Inflammation increases breast cancer risk and reduces survival. Breast cancer growth, invasion and metastasis all are promoted by inflammation. Plasma C-reactive protein (CRP) is a measure of inflammation that can be measured with a routine blood test. Elevated CRP levels both before and after diagnosis have been shown to be associated with reduced survival.
This is especially true among women with HER2 overexpressing (HER2+ prognosis) disease.

Inflammation involves chronic activation of the immune system

Acute inflammation, which occurs after an injury, infection or exposure to certain irritants, results in temporary symptoms such as redness, pain, swelling and heat.
Systemic inflammation, which is the "inflammation" discussed in the remainder of this article, is a persistent state of inflammation that involves the chronic activation of the immune system. This immune system activation results in the release of pro-inflammatory cytokines (small signaling molecules used in intercellular communication) from immune system-related cells. CRP is produced in the liver in response to infection or injury.

Inflammation increases breast cancer risk

Laboratory studies have demonstrated that pro-inflammatory cytokines can facilitate tumor growth and metastasis by altering tumor cell biology and activating cells in the tumor microenvironment. In addition, inflammation has been shown to be important to the growth and activity of cancer stem cells.
Studies of human populations have also found a link between inflammation and breast cancer. One prospective UK study of 223,393 initially cancer-free people who had a blood sample taken between 2000 and 2008 compared the inflammation status of the 22,715 who subsequently developed cancer with that of those who did not. Cancer patients, including those with breast cancer, were found to have had higher CRP levels and other markers of inflammation at baseline. A 2021 French study reported that a pro-inflammatory diet was significantly associated with greater risk of breast cancer than an anti-inflammatory diet, especially among those with BMI > 25 kg/m2 and ever smokers.
Periodontal disease, which qualifies as a chronic inflammatory disorder, has also been shown to be associated with increased risk of postmenopausal breast cancer.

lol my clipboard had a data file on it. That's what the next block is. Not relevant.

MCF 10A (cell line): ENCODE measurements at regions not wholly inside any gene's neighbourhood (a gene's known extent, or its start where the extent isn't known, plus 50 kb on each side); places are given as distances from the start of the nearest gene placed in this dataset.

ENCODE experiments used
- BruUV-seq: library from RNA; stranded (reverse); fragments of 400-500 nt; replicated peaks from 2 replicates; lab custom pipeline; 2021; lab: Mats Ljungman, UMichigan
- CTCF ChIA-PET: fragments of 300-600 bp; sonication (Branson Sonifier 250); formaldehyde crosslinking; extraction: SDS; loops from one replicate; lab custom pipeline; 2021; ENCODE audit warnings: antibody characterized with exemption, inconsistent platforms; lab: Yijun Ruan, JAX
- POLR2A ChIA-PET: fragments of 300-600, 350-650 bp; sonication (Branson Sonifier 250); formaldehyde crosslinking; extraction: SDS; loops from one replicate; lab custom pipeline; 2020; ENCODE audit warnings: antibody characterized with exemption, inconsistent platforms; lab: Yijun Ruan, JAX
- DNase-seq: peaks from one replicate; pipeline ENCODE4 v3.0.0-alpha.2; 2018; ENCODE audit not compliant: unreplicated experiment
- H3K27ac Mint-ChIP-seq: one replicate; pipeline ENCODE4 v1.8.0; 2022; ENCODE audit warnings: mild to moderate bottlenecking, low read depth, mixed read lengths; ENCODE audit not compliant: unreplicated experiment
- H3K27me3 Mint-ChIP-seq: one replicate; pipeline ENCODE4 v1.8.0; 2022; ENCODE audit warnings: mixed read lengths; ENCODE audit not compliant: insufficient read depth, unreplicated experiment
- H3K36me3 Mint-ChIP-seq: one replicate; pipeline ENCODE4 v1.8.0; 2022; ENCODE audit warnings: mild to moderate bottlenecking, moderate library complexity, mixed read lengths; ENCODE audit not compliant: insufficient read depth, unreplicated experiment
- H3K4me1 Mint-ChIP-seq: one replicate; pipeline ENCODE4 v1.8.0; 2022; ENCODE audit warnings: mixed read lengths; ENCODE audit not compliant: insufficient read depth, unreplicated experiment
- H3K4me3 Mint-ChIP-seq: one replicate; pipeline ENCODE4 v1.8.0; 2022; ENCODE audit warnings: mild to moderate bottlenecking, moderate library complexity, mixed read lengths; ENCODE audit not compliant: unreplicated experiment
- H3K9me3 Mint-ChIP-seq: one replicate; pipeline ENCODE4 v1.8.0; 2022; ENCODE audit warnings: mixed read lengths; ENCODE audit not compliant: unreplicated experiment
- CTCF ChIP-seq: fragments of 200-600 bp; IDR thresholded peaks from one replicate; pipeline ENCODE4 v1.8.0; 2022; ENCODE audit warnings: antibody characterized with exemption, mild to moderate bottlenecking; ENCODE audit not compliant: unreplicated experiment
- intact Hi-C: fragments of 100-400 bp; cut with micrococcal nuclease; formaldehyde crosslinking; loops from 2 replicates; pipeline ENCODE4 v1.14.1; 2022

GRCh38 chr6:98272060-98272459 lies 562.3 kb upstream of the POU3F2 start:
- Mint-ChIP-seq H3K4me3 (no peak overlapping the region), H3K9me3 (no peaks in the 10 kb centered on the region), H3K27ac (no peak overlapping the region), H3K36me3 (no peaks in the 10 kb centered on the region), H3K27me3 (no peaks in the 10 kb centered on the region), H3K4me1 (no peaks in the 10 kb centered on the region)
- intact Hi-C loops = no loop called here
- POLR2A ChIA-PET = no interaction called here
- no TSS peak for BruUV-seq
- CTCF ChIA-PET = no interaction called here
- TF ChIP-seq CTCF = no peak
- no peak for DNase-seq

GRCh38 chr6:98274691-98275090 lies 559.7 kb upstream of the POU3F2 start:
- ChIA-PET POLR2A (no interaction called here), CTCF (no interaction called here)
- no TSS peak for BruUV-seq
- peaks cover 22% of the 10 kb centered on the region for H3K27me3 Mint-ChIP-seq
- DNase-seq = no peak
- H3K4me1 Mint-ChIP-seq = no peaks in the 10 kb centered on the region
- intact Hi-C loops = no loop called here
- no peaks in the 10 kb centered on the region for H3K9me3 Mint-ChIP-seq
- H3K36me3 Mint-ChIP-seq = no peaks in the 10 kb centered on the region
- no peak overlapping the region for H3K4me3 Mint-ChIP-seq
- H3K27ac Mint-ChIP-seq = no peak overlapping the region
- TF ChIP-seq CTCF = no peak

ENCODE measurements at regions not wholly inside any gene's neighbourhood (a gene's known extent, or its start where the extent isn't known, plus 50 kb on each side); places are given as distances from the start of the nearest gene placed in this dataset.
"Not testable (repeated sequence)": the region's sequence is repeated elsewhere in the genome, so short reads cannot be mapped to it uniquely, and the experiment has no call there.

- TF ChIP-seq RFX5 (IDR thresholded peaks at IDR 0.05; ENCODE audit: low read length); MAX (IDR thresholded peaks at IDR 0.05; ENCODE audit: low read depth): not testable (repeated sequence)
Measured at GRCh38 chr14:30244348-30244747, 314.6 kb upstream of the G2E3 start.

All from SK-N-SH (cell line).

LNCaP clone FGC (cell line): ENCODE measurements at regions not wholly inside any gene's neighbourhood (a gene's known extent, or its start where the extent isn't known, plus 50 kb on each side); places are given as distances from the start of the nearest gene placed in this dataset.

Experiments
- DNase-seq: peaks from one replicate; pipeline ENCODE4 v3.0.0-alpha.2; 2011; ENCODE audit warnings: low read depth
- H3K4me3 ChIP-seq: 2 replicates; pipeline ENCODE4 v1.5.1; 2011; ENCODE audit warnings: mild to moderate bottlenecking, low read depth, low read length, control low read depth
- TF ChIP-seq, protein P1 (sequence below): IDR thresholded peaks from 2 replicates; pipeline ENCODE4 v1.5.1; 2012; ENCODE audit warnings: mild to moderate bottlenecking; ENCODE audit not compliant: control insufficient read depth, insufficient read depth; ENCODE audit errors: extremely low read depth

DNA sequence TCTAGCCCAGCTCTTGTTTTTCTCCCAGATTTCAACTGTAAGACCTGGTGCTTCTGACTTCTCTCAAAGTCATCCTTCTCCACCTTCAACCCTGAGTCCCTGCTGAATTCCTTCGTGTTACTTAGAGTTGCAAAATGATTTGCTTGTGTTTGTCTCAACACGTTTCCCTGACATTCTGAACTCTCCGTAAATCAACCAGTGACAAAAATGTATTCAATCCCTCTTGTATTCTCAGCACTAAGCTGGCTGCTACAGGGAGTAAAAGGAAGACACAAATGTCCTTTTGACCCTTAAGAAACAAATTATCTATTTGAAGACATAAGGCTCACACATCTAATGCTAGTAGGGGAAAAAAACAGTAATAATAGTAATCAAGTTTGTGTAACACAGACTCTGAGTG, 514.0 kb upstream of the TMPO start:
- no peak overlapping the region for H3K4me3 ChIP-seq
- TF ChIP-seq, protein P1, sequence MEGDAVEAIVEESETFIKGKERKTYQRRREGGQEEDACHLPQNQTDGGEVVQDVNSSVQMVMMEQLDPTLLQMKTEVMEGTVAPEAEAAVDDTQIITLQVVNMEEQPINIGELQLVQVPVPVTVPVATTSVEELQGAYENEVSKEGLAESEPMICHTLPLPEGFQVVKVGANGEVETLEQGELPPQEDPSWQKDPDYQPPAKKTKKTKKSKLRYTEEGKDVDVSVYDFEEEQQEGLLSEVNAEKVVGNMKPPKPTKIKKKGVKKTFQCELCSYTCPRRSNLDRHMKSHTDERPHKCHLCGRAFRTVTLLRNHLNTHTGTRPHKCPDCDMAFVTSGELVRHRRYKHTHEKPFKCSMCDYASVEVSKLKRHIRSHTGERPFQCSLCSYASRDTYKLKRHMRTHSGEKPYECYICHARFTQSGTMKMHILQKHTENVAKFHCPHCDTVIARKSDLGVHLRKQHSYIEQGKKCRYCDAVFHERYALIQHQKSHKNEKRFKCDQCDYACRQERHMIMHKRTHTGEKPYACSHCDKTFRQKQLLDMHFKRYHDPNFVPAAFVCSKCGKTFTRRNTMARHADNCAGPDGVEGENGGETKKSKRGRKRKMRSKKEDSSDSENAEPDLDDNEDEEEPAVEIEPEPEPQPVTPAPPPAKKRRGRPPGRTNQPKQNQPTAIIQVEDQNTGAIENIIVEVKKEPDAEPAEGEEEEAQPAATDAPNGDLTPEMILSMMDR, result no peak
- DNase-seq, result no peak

Inflammation promotes breast cancer recurrence

Growing evidence links inflammation to breast cancer progression. One Danish prospective study was designed to investigate whether circulating CRP levels are associated with breast cancer prognosis. The study included 2,910 women whose CRP levels were measured at the time of diagnosis. A total of 383 women died during up to seven years of follow-up, of whom 225 died from breast cancer, and another 118 women had a recurrence (without dying during the study period). Elevated CRP levels at the time of diagnosis were found to be associated with reduced overall survival and with increased risk of breast cancer-specific death. Five-year breast cancer-free survival was 87% among women with low CRP levels compared to 74% for those with high CRP. Among women with HER2+ tumors, those with the highest compared to the lowest third of CRP levels were 8.6 times more likely to die from any cause.
Another study evaluated the relationship between circulating markers of inflammation and breast cancer survival in 734 disease-free breast cancer survivors in the Health, Eating, Activity, and Lifestyle (HEAL) Study. Circulating CRP protein and serum amyloid A (SAA, another marker of inflammation) were determined approximately 31 months after breast cancer diagnosis. Elevated CRP and SAA were both found to be associated with reduced survival.

Anti-inflammation lifestyle and diet

Inflammation is influenced by both lifestyle and nutrition. Regular exercise can reduce inflammation whereas obesity increases it, as does metabolic syndrome (which is characterized by abdominal obesity, high blood sugar levels, impaired glucose tolerance, dyslipidemia, and hypertension). Cigarette smoking also increases inflammation.
High consumption of dietary fiber has been shown to be associated with low levels of inflammation in breast cancer survivors.

Foods that increase inflammation

Inflammation has been found to increase as a result of consuming the following foods:
Please see our article on how to optimize your breast cancer diet for information on what to eat during all stages of treatment and recovery. Below are links to recent studies on inflammation and breast cancer. For a more complete list of studies, please click on the tag inflammation.